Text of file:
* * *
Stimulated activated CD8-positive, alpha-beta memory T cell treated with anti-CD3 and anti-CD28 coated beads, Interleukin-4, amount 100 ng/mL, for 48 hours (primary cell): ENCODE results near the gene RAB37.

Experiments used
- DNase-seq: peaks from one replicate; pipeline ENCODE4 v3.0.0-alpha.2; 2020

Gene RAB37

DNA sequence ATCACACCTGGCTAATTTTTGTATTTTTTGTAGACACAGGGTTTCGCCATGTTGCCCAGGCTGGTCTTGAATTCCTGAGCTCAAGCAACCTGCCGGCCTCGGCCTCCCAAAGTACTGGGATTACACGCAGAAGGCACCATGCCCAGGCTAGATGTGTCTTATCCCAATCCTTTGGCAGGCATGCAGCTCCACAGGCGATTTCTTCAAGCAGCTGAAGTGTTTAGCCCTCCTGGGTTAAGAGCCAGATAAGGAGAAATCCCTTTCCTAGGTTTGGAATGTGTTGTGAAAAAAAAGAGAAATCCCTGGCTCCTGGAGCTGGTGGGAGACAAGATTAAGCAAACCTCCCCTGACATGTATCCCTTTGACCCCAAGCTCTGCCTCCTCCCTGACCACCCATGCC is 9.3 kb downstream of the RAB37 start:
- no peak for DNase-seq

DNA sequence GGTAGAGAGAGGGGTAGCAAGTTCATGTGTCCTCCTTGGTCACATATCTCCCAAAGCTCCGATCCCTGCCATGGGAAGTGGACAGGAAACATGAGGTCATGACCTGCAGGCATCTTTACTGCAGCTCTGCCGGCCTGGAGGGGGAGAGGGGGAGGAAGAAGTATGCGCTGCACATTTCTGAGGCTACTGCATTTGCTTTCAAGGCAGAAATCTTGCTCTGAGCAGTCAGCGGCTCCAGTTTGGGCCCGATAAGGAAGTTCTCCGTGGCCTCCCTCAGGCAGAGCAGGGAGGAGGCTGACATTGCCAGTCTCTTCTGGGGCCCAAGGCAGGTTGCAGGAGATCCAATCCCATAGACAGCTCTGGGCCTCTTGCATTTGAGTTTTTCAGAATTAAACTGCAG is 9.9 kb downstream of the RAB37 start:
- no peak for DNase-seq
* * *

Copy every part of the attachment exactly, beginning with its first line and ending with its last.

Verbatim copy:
Stimulated activated CD8-positive, alpha-beta memory T cell treated with anti-CD3 and anti-CD28 coated beads, Interleukin-4, amount 100 ng/mL, for 48 hours (primary cell): ENCODE results near the gene RAB37.

Experiments used
- DNase-seq: peaks from one replicate; pipeline ENCODE4 v3.0.0-alpha.2; 2020

Gene RAB37

DNA sequence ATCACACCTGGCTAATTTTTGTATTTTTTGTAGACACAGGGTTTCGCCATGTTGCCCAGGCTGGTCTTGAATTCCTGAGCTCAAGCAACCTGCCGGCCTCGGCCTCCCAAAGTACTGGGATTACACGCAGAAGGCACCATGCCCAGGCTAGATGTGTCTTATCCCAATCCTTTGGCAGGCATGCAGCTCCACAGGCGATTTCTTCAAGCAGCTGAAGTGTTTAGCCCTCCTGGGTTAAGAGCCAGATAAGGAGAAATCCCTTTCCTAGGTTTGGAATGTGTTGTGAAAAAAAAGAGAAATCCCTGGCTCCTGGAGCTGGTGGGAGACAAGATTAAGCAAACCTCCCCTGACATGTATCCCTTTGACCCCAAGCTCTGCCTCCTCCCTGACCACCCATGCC is 9.3 kb downstream of the RAB37 start:
- no peak for DNase-seq

DNA sequence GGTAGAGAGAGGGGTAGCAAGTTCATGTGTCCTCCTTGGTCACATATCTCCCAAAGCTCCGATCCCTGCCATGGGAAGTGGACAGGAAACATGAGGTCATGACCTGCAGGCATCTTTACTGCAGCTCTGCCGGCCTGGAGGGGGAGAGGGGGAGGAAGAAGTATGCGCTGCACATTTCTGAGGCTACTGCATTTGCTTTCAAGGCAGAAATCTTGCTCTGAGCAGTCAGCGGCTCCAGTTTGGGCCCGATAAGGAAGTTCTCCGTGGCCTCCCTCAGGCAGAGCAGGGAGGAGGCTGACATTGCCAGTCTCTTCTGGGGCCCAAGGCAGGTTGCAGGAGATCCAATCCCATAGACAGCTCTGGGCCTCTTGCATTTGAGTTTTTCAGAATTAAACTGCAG is 9.9 kb downstream of the RAB37 start:
- no peak for DNase-seq